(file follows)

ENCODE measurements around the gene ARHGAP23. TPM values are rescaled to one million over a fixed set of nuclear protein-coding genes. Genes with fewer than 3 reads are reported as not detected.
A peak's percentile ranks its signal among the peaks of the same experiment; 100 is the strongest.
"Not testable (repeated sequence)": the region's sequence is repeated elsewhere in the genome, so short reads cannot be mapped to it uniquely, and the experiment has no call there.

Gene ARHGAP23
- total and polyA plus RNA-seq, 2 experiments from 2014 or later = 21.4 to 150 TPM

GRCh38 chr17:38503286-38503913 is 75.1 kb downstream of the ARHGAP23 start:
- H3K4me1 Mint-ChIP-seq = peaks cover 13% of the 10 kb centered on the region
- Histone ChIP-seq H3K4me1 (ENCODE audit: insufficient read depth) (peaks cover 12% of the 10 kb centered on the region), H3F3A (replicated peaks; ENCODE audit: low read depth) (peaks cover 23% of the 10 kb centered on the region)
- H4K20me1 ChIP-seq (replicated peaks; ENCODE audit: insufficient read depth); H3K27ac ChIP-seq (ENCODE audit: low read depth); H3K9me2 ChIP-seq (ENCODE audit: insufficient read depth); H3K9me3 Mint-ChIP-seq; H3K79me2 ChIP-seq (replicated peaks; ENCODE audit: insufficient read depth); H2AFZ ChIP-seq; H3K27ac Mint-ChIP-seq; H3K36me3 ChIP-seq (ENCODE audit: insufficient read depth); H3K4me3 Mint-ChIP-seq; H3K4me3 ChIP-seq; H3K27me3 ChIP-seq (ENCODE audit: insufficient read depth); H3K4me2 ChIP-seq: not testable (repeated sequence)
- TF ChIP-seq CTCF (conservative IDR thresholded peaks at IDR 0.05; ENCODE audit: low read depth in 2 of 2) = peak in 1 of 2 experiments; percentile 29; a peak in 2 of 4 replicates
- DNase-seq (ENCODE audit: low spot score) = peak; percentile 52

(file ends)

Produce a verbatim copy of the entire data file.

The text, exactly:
ENCODE measurements around the gene ARHGAP23. TPM values are rescaled to one million over a fixed set of nuclear protein-coding genes. Genes with fewer than 3 reads are reported as not detected.
A peak's percentile ranks its signal among the peaks of the same experiment; 100 is the strongest.
"Not testable (repeated sequence)": the region's sequence is repeated elsewhere in the genome, so short reads cannot be mapped to it uniquely, and the experiment has no call there.

Gene ARHGAP23
- total and polyA plus RNA-seq, 2 experiments from 2014 or later = 21.4 to 150 TPM

GRCh38 chr17:38503286-38503913 is 75.1 kb downstream of the ARHGAP23 start:
- H3K4me1 Mint-ChIP-seq = peaks cover 13% of the 10 kb centered on the region
- Histone ChIP-seq H3K4me1 (ENCODE audit: insufficient read depth) (peaks cover 12% of the 10 kb centered on the region), H3F3A (replicated peaks; ENCODE audit: low read depth) (peaks cover 23% of the 10 kb centered on the region)
- H4K20me1 ChIP-seq (replicated peaks; ENCODE audit: insufficient read depth); H3K27ac ChIP-seq (ENCODE audit: low read depth); H3K9me2 ChIP-seq (ENCODE audit: insufficient read depth); H3K9me3 Mint-ChIP-seq; H3K79me2 ChIP-seq (replicated peaks; ENCODE audit: insufficient read depth); H2AFZ ChIP-seq; H3K27ac Mint-ChIP-seq; H3K36me3 ChIP-seq (ENCODE audit: insufficient read depth); H3K4me3 Mint-ChIP-seq; H3K4me3 ChIP-seq; H3K27me3 ChIP-seq (ENCODE audit: insufficient read depth); H3K4me2 ChIP-seq: not testable (repeated sequence)
- TF ChIP-seq CTCF (conservative IDR thresholded peaks at IDR 0.05; ENCODE audit: low read depth in 2 of 2) = peak in 1 of 2 experiments; percentile 29; a peak in 2 of 4 replicates
- DNase-seq (ENCODE audit: low spot score) = peak; percentile 52